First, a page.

The Landscape Guide

13.7 Pattern Recognition

Contents list

The poverty of discourse that Hunt identifies is paralleled by a poverty of inspiration. But how can the world of ideas be fused once more with that of garden and landscape design? How can art be married to function? The worlds of ideas and of functions have become so vast that no individual can know very much. J.C. Loudon, in the 1820s, was expert on gardening, architecture, horticulture and agriculture, not to mention political economy and philosophy. In the 1990s, one could hardly pretend to more than a patchy expertise in a minor department of one of these disciplines. I believe there are two ways forward: to downplay the role of the individual in landscape design and to up-play the use of patterns. Patterns should become what the computer fraternity knows as a data interchange format.

In the 1820s, the members of an artisan family could have built their own home, grown their own food and made their own clothes. A small hamlet might also have had the capacity to make the necessary tools and obtain its raw materials from the locality. Today, we have a much wider net of economic interdependence. There are many countries that cannot make vital categories of product, such as aircraft. This state of affairs would not be possible without a currency. Nor could the computers that handle information flows operate without data interchange formats. The broadly based arts, including garden and landscape design, require a currency to facilitate information interchange. Patterns, as proposed in a previous essay, can perform this role. They have a long and honourable place in the history of design. The entire industrial process is based on their use. So was "architecture without architects' in pre-modern societies. So was the production of most housing in nineteenth century Europe.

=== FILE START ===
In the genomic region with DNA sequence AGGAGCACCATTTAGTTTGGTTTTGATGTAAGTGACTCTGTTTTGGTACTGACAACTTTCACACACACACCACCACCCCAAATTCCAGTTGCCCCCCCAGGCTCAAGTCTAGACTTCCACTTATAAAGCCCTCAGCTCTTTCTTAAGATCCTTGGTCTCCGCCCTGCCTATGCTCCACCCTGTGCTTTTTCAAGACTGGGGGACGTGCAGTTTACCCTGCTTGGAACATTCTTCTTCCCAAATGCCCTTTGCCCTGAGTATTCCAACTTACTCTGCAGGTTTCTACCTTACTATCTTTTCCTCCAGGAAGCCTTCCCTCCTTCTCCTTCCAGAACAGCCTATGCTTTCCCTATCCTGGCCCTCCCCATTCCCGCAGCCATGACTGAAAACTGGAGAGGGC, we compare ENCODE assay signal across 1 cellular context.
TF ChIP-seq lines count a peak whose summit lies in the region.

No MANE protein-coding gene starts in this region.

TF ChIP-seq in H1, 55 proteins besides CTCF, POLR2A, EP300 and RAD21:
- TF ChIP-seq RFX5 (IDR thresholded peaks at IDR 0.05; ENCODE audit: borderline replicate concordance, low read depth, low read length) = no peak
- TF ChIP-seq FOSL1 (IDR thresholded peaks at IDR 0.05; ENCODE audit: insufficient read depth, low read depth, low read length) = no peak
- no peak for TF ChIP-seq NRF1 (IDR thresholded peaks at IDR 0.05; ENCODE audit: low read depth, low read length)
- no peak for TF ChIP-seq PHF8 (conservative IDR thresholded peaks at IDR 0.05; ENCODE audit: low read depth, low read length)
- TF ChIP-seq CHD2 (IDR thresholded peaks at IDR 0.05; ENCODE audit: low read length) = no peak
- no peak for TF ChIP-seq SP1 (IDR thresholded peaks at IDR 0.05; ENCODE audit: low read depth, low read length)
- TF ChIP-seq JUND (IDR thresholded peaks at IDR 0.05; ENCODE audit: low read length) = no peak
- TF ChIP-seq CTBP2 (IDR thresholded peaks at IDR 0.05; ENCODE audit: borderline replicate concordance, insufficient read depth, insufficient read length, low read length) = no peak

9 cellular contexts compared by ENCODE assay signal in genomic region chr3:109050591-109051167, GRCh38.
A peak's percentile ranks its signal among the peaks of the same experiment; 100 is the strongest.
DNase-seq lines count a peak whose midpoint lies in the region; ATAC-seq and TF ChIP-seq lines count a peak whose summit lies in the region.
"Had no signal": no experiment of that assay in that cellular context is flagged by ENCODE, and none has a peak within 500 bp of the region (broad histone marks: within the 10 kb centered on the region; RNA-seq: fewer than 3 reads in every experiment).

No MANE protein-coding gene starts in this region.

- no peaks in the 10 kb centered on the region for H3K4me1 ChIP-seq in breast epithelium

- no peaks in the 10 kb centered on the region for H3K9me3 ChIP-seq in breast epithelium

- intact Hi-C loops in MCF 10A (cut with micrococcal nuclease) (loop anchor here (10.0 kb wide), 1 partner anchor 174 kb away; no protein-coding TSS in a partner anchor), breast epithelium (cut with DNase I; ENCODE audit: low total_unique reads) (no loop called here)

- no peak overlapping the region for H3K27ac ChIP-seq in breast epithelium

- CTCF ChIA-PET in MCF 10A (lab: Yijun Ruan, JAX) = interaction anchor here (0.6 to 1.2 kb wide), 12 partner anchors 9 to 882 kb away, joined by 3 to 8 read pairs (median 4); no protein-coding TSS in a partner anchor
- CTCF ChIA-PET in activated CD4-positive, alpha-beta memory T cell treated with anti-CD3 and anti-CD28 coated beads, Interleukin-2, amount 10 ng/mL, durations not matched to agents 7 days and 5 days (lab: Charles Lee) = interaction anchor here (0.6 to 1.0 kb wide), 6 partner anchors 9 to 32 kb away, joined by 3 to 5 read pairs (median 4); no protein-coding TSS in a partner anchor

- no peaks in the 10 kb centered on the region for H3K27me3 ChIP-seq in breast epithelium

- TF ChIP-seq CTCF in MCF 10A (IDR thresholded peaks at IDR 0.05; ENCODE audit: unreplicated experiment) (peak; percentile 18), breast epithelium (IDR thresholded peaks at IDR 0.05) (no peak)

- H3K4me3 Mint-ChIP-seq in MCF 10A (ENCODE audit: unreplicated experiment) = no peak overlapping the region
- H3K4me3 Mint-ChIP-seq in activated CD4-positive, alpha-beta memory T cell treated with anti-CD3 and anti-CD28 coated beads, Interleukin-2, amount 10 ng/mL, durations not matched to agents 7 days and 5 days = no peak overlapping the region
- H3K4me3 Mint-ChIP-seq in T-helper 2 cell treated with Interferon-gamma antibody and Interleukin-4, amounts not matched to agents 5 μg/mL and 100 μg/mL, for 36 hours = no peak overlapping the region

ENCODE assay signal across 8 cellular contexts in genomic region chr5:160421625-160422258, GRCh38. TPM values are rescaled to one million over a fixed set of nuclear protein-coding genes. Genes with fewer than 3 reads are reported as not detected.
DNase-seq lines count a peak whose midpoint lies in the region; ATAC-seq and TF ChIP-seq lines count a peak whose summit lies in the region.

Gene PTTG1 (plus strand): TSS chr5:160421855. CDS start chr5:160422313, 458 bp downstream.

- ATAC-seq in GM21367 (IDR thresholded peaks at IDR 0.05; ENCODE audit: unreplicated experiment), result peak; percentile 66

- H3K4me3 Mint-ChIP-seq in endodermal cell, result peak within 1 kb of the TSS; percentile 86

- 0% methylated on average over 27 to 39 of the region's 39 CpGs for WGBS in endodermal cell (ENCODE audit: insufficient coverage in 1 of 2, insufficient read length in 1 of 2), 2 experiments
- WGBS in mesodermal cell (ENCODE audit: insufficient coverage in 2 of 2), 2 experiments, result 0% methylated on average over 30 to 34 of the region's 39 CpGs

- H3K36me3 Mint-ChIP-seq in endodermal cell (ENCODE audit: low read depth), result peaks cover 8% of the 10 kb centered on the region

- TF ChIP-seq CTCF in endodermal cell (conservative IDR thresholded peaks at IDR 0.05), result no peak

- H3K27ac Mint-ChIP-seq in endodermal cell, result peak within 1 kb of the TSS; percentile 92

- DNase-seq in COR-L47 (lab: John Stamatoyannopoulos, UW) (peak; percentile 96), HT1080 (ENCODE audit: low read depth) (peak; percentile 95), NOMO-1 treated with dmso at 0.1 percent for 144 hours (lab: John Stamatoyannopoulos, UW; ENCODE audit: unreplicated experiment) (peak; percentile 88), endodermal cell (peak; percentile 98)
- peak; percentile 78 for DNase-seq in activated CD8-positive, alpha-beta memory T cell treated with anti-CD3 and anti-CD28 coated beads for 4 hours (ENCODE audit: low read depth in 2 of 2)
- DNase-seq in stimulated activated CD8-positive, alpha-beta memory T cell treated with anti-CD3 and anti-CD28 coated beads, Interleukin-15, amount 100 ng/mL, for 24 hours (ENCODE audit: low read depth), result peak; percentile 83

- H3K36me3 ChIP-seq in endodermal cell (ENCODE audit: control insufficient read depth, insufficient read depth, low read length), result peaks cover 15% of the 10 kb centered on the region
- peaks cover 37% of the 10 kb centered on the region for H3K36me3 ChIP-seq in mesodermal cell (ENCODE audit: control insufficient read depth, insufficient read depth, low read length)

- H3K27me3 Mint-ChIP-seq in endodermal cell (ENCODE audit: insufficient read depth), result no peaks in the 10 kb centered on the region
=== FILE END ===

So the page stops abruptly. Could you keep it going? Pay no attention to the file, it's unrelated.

Patterns can be a currency for environmental planning and design that stands comparison with the use of money in economic exchange. Markets bring knowledge and skills together. Instead of each manufacturer having to perform each stage of the manufacturing process, components and skills are purchased from other organizations. Instead of there being One Right Way to manufacture widgets, set by the Central Widget Committee, all manufacturers devise their own improvements. For markets to function, there must be a currency with the following roles.

  • Standard of value. Money is the standard of value for industrial products. Patterns could be a standard of value for planning and design. For example, an overall map of agricultural value can be used to judge the relative quality of individual land parcels.
  • Medium of exchange. Money facilitates the exchange of goods and services in an economy. Patterns facilitate the exchange of information about places. For example, when vehicular and pedestrian movement patterns have been mapped they can be compared.